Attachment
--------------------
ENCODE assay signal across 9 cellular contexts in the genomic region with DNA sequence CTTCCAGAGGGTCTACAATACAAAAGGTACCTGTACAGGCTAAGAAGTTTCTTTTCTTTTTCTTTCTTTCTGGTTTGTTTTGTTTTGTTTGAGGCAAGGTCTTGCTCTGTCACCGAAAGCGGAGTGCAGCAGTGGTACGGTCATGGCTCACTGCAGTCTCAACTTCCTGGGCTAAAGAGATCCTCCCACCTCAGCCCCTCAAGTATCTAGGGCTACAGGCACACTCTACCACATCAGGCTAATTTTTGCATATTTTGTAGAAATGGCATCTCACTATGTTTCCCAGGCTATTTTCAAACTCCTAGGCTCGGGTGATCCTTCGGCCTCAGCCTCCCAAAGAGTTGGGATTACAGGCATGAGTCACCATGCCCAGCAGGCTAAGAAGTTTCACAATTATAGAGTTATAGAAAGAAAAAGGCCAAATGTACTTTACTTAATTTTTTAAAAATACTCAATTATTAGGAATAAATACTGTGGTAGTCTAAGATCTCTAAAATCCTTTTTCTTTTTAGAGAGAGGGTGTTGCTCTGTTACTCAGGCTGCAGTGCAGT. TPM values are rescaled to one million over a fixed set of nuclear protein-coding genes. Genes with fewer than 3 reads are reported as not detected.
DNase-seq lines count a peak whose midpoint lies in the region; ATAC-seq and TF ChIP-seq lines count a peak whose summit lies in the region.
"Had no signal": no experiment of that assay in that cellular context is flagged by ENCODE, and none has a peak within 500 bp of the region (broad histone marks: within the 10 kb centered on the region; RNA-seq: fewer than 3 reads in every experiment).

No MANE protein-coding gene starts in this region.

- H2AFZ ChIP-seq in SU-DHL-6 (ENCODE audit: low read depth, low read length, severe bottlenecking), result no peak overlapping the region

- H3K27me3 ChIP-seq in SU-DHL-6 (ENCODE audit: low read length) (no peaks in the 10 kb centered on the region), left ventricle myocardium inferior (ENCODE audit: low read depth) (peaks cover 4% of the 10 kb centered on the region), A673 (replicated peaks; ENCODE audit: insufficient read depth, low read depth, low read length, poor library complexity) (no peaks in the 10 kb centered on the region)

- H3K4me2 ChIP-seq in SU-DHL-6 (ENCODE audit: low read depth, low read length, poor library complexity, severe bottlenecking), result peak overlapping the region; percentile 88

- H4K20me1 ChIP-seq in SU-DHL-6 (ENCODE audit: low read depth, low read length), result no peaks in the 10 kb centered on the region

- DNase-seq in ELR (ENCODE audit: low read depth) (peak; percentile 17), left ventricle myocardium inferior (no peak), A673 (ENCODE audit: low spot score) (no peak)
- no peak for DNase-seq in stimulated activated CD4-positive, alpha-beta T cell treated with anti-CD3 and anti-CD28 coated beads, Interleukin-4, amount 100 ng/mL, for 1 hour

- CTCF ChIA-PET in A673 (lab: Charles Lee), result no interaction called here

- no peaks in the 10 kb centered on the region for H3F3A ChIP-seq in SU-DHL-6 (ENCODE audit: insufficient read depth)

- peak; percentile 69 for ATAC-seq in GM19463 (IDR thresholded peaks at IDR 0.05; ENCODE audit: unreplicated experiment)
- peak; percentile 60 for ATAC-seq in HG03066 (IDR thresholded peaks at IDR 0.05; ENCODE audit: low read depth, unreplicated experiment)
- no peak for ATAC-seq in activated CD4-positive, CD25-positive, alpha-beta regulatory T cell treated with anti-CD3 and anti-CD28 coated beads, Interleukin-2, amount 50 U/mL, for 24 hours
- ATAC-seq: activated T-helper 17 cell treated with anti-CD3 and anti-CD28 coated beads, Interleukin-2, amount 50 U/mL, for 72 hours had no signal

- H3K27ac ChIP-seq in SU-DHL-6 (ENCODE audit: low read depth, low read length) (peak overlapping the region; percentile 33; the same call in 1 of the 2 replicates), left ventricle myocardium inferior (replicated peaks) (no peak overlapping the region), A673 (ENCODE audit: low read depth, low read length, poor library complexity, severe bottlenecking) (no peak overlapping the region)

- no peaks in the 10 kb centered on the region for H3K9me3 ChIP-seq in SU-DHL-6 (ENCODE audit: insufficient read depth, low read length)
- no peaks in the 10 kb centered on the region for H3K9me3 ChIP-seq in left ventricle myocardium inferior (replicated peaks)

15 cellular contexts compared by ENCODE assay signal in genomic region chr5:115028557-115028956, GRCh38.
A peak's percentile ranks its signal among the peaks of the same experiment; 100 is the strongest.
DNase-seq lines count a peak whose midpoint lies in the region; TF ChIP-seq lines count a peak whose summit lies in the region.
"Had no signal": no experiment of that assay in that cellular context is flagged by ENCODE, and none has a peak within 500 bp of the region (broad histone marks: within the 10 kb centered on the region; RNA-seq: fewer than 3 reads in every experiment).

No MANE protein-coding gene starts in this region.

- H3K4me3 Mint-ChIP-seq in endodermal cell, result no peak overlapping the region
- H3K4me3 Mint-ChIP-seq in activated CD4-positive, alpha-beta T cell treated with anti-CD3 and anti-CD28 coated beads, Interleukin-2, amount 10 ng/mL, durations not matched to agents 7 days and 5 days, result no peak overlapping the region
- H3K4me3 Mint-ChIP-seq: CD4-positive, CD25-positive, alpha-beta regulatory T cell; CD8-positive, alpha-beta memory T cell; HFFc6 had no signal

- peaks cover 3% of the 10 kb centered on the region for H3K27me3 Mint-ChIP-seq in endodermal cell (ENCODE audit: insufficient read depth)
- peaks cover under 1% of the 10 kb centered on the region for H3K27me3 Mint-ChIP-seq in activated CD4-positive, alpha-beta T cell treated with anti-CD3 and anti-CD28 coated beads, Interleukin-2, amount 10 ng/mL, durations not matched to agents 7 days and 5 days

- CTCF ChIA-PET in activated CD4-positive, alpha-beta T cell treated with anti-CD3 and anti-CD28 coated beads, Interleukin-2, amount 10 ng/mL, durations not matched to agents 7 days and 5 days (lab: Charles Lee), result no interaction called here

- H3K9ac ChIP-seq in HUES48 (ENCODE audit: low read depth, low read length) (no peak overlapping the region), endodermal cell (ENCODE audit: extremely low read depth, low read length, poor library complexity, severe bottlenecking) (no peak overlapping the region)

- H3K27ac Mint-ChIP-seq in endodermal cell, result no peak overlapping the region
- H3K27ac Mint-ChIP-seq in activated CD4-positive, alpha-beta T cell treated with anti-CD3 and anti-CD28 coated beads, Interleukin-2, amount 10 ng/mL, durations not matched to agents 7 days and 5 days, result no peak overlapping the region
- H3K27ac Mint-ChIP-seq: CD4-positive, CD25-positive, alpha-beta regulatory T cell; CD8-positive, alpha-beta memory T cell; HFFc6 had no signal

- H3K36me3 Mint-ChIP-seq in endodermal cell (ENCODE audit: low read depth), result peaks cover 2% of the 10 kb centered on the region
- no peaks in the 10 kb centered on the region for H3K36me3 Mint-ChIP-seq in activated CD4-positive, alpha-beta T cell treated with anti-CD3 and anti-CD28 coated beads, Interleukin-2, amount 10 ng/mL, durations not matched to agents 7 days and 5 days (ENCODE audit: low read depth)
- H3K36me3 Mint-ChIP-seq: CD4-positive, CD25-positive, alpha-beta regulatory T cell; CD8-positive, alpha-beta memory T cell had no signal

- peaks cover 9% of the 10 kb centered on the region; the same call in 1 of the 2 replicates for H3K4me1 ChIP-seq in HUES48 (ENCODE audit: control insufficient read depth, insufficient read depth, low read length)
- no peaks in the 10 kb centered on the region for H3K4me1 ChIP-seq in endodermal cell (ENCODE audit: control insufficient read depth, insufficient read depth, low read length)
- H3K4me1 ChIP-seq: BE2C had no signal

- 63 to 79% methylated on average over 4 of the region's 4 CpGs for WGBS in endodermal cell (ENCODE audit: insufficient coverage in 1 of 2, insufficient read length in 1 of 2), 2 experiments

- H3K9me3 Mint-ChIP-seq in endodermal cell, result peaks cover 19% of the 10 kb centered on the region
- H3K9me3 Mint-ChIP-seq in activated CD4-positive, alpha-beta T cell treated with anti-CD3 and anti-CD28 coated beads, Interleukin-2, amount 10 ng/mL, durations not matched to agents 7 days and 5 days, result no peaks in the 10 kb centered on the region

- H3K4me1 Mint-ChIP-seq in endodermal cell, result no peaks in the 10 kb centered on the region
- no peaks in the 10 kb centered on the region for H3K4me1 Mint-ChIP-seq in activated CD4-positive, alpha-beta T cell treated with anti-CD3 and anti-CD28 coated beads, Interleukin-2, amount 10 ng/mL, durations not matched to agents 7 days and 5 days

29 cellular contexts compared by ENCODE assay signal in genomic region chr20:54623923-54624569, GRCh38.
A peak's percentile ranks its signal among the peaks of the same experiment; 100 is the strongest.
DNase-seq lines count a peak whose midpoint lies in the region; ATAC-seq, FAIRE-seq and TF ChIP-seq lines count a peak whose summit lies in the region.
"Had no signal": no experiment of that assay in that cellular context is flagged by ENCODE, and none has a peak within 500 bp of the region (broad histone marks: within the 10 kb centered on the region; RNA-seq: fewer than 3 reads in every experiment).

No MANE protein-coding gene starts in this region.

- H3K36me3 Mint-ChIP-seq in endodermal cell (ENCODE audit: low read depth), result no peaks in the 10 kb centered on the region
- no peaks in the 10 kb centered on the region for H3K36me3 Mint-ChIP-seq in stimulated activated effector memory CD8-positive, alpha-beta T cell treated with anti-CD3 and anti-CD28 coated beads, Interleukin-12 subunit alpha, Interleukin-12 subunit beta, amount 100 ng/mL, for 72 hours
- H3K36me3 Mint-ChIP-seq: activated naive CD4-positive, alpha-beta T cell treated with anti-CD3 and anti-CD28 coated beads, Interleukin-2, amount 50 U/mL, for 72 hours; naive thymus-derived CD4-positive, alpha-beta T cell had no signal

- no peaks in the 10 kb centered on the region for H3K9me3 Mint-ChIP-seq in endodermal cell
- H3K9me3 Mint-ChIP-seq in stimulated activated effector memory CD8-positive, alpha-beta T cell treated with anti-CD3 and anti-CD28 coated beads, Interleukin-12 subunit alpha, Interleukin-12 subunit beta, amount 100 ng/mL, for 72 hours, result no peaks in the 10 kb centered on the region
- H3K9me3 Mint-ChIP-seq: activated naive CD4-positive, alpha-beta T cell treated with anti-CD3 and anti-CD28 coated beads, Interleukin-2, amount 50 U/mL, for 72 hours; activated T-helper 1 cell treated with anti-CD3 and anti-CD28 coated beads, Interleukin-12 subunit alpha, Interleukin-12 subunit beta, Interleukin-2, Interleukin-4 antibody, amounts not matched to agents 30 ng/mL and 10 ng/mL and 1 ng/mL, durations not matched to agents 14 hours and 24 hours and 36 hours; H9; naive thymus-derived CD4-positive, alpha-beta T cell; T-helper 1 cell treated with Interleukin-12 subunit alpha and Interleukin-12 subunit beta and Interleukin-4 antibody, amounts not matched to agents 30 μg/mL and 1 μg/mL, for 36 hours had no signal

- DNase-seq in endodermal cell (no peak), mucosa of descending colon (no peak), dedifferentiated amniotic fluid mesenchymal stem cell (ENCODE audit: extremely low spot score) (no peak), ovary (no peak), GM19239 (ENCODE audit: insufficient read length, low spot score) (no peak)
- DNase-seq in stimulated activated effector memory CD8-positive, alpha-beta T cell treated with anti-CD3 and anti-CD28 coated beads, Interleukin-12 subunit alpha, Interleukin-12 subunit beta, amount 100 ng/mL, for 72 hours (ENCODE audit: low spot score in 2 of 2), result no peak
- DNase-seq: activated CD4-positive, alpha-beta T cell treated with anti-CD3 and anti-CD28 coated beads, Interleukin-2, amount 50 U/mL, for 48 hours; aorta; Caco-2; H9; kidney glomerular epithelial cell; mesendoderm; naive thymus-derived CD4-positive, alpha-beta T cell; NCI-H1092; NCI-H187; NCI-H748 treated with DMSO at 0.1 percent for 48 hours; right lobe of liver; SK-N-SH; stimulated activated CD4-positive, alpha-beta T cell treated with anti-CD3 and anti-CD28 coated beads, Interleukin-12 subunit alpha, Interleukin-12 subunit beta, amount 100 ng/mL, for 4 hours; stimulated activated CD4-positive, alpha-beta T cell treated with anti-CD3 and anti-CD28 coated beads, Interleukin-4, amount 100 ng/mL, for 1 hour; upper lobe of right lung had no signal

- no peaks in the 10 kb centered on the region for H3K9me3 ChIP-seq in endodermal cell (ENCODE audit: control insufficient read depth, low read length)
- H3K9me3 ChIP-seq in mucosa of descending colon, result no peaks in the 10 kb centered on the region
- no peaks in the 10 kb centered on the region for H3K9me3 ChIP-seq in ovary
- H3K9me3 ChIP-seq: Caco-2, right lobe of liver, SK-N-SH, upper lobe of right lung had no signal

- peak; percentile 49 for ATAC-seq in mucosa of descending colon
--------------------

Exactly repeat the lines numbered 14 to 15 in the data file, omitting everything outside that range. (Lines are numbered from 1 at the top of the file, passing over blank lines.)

- peak; percentile 60 for ATAC-seq in HG03066 (IDR thresholded peaks at IDR 0.05; ENCODE audit: low read depth, unreplicated experiment)
- no peak for ATAC-seq in activated CD4-positive, CD25-positive, alpha-beta regulatory T cell treated with anti-CD3 and anti-CD28 coated beads, Interleukin-2, amount 50 U/mL, for 24 hours